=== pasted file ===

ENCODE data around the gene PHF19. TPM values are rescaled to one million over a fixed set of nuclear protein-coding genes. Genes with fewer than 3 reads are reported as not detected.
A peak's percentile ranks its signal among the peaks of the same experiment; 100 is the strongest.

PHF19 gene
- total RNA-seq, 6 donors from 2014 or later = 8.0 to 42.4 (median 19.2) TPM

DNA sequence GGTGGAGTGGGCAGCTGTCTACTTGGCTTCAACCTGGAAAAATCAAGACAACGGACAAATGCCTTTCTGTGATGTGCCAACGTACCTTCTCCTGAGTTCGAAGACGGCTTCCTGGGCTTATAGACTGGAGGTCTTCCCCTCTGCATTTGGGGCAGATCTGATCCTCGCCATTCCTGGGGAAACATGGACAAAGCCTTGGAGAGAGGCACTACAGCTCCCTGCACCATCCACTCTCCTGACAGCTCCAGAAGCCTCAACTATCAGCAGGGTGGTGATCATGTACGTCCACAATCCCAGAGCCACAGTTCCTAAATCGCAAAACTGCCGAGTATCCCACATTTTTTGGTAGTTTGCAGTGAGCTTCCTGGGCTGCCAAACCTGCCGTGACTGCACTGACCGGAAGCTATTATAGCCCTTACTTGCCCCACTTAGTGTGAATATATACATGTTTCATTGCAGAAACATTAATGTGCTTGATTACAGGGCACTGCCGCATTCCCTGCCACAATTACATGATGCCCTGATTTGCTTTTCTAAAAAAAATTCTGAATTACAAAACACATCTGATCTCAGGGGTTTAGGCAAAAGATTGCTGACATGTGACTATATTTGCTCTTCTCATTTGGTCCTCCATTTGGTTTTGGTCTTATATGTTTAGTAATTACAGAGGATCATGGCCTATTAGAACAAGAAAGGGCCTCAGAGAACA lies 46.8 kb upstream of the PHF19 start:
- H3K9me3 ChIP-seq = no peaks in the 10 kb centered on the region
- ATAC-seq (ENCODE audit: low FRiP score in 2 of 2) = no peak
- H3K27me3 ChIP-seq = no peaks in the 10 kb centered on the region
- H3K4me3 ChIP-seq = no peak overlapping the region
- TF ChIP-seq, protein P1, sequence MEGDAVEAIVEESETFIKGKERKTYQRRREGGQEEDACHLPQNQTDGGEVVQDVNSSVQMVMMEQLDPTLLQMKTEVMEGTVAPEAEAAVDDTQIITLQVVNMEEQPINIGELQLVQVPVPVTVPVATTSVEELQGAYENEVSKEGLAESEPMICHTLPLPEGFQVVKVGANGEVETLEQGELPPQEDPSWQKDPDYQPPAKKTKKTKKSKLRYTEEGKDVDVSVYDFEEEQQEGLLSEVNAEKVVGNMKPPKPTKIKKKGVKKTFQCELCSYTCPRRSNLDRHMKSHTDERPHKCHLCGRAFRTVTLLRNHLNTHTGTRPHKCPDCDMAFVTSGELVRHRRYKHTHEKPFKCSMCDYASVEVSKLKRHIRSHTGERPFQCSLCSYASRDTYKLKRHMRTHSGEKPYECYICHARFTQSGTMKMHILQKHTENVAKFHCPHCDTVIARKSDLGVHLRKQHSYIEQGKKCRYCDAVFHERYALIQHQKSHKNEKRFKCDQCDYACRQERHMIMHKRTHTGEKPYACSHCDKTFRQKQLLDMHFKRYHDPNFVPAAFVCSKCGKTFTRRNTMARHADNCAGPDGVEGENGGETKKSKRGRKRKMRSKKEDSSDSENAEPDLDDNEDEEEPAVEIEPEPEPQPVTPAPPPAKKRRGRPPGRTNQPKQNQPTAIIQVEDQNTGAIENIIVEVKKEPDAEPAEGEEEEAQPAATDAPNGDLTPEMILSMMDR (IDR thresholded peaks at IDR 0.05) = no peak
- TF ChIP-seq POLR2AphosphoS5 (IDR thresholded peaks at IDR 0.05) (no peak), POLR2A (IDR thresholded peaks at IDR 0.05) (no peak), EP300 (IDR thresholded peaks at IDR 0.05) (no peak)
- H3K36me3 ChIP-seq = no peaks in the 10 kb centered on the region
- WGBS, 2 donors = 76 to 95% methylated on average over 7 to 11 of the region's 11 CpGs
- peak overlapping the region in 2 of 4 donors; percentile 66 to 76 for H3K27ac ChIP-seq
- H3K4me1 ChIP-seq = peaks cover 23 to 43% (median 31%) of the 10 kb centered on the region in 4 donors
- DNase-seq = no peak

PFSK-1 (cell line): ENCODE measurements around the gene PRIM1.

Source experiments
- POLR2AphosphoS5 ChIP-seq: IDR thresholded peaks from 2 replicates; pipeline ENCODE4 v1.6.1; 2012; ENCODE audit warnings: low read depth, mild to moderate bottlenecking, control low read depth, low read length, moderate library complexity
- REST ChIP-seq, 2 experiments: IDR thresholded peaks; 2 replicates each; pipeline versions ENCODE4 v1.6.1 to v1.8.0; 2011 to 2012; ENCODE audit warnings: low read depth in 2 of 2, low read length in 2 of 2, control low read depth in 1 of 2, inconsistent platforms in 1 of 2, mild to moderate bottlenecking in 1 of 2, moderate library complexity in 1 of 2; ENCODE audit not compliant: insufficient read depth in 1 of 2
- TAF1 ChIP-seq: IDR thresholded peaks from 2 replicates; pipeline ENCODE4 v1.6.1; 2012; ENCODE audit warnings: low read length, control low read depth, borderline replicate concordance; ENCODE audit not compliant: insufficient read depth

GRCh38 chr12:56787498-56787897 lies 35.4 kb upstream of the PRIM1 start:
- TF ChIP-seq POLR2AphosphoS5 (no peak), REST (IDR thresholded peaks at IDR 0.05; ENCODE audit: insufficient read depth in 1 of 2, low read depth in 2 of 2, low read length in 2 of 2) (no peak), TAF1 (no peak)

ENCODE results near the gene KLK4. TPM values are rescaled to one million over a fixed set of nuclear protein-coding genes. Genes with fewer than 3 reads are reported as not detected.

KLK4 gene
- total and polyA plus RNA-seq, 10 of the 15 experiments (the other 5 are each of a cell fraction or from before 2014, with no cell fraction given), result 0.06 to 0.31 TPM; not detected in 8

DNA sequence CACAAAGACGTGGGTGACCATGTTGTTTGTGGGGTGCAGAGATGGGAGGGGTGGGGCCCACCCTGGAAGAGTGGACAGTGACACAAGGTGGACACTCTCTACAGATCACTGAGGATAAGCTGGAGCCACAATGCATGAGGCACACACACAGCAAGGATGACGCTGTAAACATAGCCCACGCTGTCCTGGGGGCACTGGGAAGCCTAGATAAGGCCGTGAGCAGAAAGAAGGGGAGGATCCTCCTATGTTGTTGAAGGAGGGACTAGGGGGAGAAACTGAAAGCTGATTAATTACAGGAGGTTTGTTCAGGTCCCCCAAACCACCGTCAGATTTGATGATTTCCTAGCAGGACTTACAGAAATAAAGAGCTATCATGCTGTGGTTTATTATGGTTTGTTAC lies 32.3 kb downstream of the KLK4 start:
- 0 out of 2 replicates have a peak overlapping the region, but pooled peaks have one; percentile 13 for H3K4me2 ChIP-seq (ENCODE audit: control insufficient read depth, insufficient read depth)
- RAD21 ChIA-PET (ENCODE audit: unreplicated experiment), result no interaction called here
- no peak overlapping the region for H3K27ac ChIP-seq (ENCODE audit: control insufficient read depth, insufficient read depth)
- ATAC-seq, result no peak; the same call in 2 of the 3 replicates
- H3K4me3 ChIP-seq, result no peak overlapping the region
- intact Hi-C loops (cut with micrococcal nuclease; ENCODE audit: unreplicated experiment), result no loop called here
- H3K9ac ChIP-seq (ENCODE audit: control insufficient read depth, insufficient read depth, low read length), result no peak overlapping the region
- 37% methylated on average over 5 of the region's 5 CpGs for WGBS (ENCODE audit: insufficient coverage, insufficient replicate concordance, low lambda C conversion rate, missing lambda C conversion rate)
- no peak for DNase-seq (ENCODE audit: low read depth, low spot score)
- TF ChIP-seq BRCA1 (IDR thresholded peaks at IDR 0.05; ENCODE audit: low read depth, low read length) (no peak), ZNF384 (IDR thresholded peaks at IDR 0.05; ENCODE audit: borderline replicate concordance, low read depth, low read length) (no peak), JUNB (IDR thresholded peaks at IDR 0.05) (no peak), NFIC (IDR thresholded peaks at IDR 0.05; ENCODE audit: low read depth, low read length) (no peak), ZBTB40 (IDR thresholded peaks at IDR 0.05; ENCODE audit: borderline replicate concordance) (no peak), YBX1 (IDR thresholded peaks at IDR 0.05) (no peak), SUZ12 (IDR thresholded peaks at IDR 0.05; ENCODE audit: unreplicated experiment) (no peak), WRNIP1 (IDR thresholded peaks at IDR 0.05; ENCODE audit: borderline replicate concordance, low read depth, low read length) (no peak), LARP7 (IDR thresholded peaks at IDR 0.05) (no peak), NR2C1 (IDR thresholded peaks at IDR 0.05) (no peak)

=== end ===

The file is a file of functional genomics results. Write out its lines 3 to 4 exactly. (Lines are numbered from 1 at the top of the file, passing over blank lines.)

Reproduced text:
PHF19 gene
- total RNA-seq, 6 donors from 2014 or later = 8.0 to 42.4 (median 19.2) TPM